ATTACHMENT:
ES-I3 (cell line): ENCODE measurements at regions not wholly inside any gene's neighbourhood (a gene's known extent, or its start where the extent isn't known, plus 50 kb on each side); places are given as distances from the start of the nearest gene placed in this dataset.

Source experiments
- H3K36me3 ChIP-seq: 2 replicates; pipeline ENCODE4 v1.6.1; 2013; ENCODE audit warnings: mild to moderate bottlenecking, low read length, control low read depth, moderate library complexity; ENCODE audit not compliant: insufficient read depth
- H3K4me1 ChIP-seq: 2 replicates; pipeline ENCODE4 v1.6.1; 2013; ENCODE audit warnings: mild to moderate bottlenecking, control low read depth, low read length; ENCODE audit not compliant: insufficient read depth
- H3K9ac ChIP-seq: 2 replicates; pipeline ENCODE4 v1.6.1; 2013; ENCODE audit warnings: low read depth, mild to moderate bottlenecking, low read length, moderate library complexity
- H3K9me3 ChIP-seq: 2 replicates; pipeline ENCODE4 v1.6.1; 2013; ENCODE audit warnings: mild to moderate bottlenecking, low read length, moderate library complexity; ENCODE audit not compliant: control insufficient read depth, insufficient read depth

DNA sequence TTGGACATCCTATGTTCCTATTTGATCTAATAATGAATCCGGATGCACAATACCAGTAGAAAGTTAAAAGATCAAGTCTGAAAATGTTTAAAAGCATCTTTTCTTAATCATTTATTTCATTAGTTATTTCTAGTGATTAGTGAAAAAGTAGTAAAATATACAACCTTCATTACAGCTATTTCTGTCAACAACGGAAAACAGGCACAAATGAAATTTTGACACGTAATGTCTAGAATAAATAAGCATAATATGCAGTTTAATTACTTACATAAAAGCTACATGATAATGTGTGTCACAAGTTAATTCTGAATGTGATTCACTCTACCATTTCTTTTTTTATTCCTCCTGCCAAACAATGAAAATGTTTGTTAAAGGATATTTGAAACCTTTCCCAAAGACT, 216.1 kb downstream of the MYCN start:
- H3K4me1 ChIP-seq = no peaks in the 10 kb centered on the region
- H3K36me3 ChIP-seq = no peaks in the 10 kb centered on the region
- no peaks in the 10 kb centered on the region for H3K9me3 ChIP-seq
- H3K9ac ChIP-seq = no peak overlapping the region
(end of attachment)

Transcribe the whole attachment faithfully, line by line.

ES-I3 (cell line): ENCODE measurements at regions not wholly inside any gene's neighbourhood (a gene's known extent, or its start where the extent isn't known, plus 50 kb on each side); places are given as distances from the start of the nearest gene placed in this dataset.

Source experiments
- H3K36me3 ChIP-seq: 2 replicates; pipeline ENCODE4 v1.6.1; 2013; ENCODE audit warnings: mild to moderate bottlenecking, low read length, control low read depth, moderate library complexity; ENCODE audit not compliant: insufficient read depth
- H3K4me1 ChIP-seq: 2 replicates; pipeline ENCODE4 v1.6.1; 2013; ENCODE audit warnings: mild to moderate bottlenecking, control low read depth, low read length; ENCODE audit not compliant: insufficient read depth
- H3K9ac ChIP-seq: 2 replicates; pipeline ENCODE4 v1.6.1; 2013; ENCODE audit warnings: low read depth, mild to moderate bottlenecking, low read length, moderate library complexity
- H3K9me3 ChIP-seq: 2 replicates; pipeline ENCODE4 v1.6.1; 2013; ENCODE audit warnings: mild to moderate bottlenecking, low read length, moderate library complexity; ENCODE audit not compliant: control insufficient read depth, insufficient read depth

DNA sequence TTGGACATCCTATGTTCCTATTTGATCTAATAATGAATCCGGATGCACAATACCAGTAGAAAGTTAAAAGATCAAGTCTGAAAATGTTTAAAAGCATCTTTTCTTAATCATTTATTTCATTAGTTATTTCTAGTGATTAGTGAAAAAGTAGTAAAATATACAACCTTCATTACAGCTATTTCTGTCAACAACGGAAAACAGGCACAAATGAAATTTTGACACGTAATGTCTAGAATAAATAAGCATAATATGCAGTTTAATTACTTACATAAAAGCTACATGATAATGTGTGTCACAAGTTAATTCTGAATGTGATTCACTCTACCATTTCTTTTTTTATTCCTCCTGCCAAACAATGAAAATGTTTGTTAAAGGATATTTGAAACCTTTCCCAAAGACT, 216.1 kb downstream of the MYCN start:
- H3K4me1 ChIP-seq = no peaks in the 10 kb centered on the region
- H3K36me3 ChIP-seq = no peaks in the 10 kb centered on the region
- no peaks in the 10 kb centered on the region for H3K9me3 ChIP-seq
- H3K9ac ChIP-seq = no peak overlapping the region